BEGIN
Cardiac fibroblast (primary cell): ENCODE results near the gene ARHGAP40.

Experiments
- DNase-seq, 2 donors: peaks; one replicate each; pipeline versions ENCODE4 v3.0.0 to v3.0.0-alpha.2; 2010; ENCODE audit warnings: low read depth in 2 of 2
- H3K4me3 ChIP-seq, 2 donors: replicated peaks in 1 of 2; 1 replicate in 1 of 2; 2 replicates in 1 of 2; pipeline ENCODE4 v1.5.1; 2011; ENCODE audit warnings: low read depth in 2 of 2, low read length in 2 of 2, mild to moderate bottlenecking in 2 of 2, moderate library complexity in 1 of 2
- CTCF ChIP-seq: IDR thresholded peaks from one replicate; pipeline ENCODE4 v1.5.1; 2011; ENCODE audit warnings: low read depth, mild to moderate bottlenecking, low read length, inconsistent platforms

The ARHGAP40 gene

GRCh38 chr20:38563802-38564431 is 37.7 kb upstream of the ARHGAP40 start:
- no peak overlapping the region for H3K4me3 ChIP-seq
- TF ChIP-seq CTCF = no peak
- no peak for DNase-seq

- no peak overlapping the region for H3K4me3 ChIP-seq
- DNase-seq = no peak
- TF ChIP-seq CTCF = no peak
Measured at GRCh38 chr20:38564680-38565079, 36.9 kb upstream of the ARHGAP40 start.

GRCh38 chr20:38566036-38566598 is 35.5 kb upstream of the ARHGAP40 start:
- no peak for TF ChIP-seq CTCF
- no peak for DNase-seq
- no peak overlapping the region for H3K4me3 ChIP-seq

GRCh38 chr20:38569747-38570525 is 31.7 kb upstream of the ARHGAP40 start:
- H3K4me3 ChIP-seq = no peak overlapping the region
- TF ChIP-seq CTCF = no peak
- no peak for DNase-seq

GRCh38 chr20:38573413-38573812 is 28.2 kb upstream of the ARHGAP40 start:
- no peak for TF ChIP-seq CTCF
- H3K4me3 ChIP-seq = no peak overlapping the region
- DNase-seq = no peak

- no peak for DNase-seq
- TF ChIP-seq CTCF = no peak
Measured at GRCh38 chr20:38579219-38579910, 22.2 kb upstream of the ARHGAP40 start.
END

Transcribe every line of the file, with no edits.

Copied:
Cardiac fibroblast (primary cell): ENCODE results near the gene ARHGAP40.

Experiments
- DNase-seq, 2 donors: peaks; one replicate each; pipeline versions ENCODE4 v3.0.0 to v3.0.0-alpha.2; 2010; ENCODE audit warnings: low read depth in 2 of 2
- H3K4me3 ChIP-seq, 2 donors: replicated peaks in 1 of 2; 1 replicate in 1 of 2; 2 replicates in 1 of 2; pipeline ENCODE4 v1.5.1; 2011; ENCODE audit warnings: low read depth in 2 of 2, low read length in 2 of 2, mild to moderate bottlenecking in 2 of 2, moderate library complexity in 1 of 2
- CTCF ChIP-seq: IDR thresholded peaks from one replicate; pipeline ENCODE4 v1.5.1; 2011; ENCODE audit warnings: low read depth, mild to moderate bottlenecking, low read length, inconsistent platforms

The ARHGAP40 gene

GRCh38 chr20:38563802-38564431 is 37.7 kb upstream of the ARHGAP40 start:
- no peak overlapping the region for H3K4me3 ChIP-seq
- TF ChIP-seq CTCF = no peak
- no peak for DNase-seq

- no peak overlapping the region for H3K4me3 ChIP-seq
- DNase-seq = no peak
- TF ChIP-seq CTCF = no peak
Measured at GRCh38 chr20:38564680-38565079, 36.9 kb upstream of the ARHGAP40 start.

GRCh38 chr20:38566036-38566598 is 35.5 kb upstream of the ARHGAP40 start:
- no peak for TF ChIP-seq CTCF
- no peak for DNase-seq
- no peak overlapping the region for H3K4me3 ChIP-seq

GRCh38 chr20:38569747-38570525 is 31.7 kb upstream of the ARHGAP40 start:
- H3K4me3 ChIP-seq = no peak overlapping the region
- TF ChIP-seq CTCF = no peak
- no peak for DNase-seq

GRCh38 chr20:38573413-38573812 is 28.2 kb upstream of the ARHGAP40 start:
- no peak for TF ChIP-seq CTCF
- H3K4me3 ChIP-seq = no peak overlapping the region
- DNase-seq = no peak

- no peak for DNase-seq
- TF ChIP-seq CTCF = no peak
Measured at GRCh38 chr20:38579219-38579910, 22.2 kb upstream of the ARHGAP40 start.